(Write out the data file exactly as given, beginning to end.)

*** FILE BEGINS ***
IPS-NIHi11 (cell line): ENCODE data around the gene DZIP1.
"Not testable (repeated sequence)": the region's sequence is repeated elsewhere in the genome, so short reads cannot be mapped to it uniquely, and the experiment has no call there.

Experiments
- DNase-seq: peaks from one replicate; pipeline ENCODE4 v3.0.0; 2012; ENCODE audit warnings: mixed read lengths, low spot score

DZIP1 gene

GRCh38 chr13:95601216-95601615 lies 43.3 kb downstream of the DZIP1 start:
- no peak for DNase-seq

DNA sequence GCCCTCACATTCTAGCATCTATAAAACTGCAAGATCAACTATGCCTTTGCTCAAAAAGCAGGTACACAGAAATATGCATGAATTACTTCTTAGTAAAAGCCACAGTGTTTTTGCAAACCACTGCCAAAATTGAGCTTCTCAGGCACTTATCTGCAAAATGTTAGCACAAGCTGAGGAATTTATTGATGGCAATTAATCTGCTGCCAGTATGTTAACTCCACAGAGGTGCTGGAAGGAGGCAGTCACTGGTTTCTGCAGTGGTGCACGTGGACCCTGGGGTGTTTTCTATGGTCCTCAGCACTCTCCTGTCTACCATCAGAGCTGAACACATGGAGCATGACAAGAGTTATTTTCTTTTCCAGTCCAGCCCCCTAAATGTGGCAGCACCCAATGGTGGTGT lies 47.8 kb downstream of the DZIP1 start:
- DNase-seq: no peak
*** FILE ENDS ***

IPS-NIHi11 (cell line): ENCODE data around the gene DZIP1.
"Not testable (repeated sequence)": the region's sequence is repeated elsewhere in the genome, so short reads cannot be mapped to it uniquely, and the experiment has no call there.

Experiments
- DNase-seq: peaks from one replicate; pipeline ENCODE4 v3.0.0; 2012; ENCODE audit warnings: mixed read lengths, low spot score

DZIP1 gene

GRCh38 chr13:95601216-95601615 lies 43.3 kb downstream of the DZIP1 start:
- no peak for DNase-seq

DNA sequence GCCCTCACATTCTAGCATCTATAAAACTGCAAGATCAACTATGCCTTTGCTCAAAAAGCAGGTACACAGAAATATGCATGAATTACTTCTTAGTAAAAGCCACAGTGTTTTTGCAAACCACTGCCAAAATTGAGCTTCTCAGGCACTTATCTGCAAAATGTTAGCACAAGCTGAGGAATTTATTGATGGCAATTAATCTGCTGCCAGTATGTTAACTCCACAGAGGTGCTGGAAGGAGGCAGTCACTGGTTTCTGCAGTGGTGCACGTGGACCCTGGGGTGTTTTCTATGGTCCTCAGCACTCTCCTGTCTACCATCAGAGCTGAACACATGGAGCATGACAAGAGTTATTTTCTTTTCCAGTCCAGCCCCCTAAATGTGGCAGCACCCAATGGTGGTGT lies 47.8 kb downstream of the DZIP1 start:
- DNase-seq: no peak